Limiting principles usually matter a great deal at the Supreme Court, and it’s common during oral argument for justices to demand that lawyers articulate one. The justices need to know: “If we buy what you’re trying to sell us, exactly what are we buying? What’s the next case in line after yours?”

When it comes to abortion, as the justices surely know, the line is long and growing.

On Wednesday, Gov. Greg Abbott of Texas signed a “heartbeat” bill that bans abortion as early as six weeks’ gestation. Not to be outdone, voters in Lubbock, Texas, population 260,000, earlier this month declared the city an abortion-free zone, leading Planned Parenthood, which operates the city’s sole abortion clinic within 300 miles, to file a lawsuit to stop the ordinance from going into effect.

Compared to those measures, Mississippi’s 15-week ban may look almost moderate, and a Supreme Court decision upholding only the Mississippi law may be greeted in some prochoice corners with relief. That would reflect a serious misunderstanding. Once the viability firewall falls, there is no “only.” As Justice Antonin Scalia said in a different context, “This wolf comes as a wolf.”

If there is any good news to salvage from the court’s announcement this week, it is this: the free ride that anti-abortion politicians have enjoyed may be coming to a crashing end.

Ever since the 2010 election ushered new Republican majorities into state legislatures, politicians there have been able to impose increasingly severe abortion restrictions without consequence, knowing that the lower courts would enjoin the laws before they took effect and save the people’s representatives from having to own their actions.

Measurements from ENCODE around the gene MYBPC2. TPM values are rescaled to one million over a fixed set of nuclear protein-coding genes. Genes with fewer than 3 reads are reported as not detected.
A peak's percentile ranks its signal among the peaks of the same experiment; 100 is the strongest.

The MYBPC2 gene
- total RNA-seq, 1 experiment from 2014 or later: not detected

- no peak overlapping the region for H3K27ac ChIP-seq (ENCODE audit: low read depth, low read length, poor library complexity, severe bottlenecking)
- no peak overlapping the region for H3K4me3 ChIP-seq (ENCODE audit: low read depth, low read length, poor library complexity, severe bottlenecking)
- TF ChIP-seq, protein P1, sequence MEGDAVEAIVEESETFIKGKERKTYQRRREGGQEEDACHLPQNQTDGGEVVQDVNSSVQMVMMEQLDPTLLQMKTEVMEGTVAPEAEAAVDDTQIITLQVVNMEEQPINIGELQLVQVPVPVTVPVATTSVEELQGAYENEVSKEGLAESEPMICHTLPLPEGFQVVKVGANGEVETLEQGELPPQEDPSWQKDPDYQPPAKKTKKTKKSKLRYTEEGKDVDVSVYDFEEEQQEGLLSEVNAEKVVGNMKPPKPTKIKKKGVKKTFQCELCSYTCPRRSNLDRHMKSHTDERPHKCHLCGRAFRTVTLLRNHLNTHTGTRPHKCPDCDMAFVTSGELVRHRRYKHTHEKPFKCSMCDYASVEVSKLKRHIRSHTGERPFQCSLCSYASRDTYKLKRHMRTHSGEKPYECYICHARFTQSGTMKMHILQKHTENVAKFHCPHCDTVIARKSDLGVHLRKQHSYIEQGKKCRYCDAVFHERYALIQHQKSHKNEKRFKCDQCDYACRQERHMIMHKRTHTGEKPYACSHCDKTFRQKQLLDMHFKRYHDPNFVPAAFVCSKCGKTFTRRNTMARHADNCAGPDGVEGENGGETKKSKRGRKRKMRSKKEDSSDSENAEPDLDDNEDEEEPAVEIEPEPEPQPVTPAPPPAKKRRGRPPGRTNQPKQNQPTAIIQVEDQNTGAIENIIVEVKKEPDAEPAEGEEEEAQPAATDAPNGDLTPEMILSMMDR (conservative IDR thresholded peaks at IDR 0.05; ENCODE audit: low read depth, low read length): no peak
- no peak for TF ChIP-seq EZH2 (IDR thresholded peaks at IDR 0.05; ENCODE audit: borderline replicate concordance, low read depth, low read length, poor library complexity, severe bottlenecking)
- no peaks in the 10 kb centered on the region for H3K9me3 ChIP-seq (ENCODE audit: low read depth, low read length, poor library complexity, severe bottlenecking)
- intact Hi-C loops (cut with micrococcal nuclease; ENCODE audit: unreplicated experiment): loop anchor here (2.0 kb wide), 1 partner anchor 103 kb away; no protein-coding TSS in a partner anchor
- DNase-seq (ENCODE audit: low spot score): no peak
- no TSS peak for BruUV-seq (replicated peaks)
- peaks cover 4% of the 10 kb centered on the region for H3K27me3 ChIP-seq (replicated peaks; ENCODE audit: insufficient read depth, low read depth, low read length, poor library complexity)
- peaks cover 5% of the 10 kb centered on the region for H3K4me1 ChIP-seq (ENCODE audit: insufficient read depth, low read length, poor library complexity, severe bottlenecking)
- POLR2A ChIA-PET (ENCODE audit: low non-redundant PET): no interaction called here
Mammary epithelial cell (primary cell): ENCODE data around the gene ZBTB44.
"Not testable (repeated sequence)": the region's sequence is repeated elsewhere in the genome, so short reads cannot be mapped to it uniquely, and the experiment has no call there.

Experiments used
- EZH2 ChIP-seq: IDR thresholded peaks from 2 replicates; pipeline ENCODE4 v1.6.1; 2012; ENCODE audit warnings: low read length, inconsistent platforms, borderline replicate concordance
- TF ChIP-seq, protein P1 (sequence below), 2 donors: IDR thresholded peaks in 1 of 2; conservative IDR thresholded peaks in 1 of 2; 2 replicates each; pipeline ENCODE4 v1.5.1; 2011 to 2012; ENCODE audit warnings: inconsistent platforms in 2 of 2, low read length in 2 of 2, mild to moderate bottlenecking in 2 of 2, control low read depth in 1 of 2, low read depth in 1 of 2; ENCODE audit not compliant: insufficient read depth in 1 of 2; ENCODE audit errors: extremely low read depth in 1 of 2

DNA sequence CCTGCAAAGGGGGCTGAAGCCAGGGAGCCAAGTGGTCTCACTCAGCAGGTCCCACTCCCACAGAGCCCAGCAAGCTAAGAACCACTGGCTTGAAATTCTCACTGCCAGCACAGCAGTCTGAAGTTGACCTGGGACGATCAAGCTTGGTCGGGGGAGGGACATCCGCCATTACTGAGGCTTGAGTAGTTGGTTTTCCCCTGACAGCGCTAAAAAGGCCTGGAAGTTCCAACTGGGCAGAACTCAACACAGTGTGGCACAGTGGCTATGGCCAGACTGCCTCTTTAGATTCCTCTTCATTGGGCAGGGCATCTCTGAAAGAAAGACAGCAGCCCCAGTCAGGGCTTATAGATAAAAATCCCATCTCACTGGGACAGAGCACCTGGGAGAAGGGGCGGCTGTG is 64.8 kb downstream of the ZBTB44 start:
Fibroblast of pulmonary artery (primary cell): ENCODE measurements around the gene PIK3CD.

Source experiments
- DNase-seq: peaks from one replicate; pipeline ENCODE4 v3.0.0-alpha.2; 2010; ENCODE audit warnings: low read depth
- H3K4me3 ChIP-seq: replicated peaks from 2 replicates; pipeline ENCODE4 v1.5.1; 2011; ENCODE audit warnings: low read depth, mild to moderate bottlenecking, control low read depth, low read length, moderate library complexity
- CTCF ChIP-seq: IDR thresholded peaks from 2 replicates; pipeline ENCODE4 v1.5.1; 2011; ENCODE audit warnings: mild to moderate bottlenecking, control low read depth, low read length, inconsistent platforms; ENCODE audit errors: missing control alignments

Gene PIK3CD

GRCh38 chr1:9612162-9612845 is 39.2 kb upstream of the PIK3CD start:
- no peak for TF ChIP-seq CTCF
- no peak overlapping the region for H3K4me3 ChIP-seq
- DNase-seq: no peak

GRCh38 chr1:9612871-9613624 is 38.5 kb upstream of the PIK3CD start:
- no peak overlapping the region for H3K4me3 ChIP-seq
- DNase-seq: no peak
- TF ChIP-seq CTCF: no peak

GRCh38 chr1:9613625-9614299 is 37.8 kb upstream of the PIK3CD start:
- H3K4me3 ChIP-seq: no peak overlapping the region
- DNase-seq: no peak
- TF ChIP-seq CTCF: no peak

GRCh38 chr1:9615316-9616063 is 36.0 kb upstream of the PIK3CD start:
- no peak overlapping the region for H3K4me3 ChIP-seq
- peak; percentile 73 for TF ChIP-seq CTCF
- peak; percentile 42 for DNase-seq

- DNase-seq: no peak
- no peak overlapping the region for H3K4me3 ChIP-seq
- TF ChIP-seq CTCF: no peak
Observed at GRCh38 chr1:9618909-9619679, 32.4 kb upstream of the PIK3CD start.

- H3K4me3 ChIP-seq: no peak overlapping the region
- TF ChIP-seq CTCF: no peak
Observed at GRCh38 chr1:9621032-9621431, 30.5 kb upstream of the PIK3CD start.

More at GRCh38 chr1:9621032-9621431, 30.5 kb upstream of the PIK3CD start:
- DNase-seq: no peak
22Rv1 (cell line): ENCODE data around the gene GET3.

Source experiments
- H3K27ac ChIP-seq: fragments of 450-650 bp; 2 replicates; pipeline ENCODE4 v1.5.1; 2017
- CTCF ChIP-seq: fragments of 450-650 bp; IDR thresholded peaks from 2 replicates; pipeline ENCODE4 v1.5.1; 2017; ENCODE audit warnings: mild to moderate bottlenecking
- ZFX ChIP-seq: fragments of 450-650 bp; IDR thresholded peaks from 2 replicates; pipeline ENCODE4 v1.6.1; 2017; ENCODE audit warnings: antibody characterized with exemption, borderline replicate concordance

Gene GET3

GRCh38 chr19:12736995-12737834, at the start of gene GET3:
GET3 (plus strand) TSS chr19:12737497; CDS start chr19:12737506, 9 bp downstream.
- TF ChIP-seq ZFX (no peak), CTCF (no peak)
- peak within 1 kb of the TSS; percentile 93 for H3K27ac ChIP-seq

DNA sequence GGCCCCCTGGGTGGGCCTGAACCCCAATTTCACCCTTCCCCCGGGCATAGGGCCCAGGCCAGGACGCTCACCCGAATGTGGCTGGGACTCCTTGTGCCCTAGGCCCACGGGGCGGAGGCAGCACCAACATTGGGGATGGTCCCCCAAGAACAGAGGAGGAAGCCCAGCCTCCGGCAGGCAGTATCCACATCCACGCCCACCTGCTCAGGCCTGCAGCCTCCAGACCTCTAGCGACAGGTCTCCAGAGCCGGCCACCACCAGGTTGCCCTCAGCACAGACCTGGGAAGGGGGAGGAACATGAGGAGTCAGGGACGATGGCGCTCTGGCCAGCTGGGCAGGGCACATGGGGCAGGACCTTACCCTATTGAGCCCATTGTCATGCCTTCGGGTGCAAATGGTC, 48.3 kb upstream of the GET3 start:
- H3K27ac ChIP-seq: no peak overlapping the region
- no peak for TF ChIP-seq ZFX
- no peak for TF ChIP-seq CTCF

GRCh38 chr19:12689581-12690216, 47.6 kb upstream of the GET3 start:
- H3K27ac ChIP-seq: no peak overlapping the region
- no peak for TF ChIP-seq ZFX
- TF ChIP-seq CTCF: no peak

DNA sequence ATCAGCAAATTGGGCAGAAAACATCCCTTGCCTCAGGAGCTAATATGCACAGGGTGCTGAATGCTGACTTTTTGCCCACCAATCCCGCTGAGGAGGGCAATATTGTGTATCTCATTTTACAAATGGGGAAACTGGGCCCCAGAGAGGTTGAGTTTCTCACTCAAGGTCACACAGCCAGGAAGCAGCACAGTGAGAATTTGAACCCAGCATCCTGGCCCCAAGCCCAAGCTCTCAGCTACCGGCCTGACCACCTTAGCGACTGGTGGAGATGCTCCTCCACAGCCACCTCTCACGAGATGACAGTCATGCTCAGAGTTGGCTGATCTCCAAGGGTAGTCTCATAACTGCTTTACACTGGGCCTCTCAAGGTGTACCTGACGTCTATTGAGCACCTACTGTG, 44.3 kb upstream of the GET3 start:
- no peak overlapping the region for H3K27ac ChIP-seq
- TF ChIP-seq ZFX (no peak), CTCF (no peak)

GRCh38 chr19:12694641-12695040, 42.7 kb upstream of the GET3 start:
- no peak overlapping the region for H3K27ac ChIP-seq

It’s a dim memory, but a salient one, that in Mississippi itself, a voter referendum that would have amended the state Constitution to grant personhood status to a fertilized egg was defeated in 2011 by a margin of 58 to 41 percent, despite endorsement by leading politicians and widespread predictions that it would pass. That’s when the anti-abortion forces decided that friendly legislatures were a better bet than the will of the people.

Last fall, in each of four nationwide polls, including one conducted for Fox News, more than 60 percent of registered or likely voters said they did not want the Supreme Court to overturn “Roe v. Wade.” I put the case in quotes because that’s how the pollsters asked the question; although Roe obviously carries strong symbolic meaning, the 1973 decision is in many respects no longer the law.

The question as the polls’ respondents processed it was most likely “Do you want to keep the right to abortion?” And no wonder the answer was yes: nearly one American woman in four will have an abortion. (Catholic women get about one-quarter of all abortions, roughly in proportion to the Catholic share of the American population.) Decades of effort to drive abortion to the margins of medical practice have failed to dislodge it from the mainstream of women’s lives.

For the cynical game they have played with those lives, politicians have not paid a price. Now perhaps they will. Of course, women themselves will pay a heavy price as this new reality sorts itself out, particularly women with low incomes who now make up the majority of abortion patients.

And there’s another price to be paid as justices in the new majority turn to the mission they were selected for. The currency isn’t votes, but something even more important and harder to win back: the institutional legitimacy of the Supreme Court of the United States.

There’s no free ride for the court either.